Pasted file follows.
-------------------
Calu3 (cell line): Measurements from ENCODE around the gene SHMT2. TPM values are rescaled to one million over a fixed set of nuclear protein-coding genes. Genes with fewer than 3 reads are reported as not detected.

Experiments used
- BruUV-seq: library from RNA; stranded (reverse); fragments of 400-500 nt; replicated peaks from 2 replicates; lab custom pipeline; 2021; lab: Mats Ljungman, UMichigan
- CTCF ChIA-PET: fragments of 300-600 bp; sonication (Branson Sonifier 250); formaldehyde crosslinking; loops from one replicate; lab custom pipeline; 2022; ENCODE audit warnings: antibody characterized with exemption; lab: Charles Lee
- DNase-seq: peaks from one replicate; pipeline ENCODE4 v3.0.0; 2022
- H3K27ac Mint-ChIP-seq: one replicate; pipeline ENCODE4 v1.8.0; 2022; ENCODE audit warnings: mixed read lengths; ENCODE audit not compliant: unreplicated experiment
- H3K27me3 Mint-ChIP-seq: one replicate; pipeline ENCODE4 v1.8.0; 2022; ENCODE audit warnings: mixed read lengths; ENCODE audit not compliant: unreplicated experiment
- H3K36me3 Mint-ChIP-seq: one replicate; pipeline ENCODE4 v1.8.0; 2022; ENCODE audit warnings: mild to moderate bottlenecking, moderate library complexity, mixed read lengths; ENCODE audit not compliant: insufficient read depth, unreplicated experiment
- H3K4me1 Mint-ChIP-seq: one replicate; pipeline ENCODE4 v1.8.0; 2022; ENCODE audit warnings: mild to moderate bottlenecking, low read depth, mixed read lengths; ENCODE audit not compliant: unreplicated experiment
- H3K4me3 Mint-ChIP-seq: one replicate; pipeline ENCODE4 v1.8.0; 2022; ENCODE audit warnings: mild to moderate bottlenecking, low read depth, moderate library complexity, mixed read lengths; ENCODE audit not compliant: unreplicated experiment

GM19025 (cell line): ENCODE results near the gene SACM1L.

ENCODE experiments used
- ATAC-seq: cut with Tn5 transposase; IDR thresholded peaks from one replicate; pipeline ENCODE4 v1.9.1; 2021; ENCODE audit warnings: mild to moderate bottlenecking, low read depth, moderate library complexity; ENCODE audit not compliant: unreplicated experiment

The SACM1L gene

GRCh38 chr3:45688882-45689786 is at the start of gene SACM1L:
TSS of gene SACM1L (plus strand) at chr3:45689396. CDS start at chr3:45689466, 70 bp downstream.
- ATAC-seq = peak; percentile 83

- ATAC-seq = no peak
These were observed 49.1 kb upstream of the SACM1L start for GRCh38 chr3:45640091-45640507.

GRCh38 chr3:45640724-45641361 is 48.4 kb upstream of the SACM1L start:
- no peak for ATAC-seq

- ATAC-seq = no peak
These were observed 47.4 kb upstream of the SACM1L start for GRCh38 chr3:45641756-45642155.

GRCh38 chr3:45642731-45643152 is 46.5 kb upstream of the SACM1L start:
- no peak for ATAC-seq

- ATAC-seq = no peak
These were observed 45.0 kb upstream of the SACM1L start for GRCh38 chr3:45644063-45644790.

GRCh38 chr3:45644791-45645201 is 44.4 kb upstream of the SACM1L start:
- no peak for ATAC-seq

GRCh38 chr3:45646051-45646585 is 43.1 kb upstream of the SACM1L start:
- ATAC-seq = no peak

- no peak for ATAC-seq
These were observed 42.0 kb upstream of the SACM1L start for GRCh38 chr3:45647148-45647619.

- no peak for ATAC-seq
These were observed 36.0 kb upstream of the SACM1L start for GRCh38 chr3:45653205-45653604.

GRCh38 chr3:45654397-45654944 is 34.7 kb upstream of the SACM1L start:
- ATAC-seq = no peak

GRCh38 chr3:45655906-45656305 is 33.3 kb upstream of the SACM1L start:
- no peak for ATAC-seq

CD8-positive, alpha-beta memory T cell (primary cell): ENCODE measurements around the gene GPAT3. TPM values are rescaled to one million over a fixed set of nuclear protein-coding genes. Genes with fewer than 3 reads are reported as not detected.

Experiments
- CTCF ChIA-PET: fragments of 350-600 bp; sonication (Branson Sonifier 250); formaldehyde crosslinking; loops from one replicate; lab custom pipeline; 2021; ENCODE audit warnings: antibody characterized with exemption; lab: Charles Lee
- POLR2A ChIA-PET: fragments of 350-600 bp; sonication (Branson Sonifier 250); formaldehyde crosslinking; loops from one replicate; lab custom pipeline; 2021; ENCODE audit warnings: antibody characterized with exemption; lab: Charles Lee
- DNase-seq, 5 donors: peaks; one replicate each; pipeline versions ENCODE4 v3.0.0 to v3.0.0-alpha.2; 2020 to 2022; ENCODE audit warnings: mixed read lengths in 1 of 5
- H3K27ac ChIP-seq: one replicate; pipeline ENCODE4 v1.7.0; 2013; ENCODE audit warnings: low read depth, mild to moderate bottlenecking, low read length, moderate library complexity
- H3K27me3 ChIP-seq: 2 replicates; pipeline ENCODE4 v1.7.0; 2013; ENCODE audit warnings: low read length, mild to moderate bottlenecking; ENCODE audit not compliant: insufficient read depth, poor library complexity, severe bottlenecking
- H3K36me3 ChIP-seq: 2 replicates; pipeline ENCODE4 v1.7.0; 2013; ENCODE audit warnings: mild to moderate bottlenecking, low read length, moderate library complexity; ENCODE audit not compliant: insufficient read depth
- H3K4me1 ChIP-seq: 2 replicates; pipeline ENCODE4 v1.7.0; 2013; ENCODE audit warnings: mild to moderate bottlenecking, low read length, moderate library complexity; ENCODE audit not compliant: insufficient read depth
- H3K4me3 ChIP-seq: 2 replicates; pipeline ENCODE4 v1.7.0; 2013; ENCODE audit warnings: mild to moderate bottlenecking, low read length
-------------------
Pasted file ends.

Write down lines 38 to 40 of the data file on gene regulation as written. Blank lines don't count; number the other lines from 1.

GRCh38 chr3:45655906-45656305 is 33.3 kb upstream of the SACM1L start:
- no peak for ATAC-seq

CD8-positive, alpha-beta memory T cell (primary cell): ENCODE measurements around the gene GPAT3. TPM values are rescaled to one million over a fixed set of nuclear protein-coding genes. Genes with fewer than 3 reads are reported as not detected.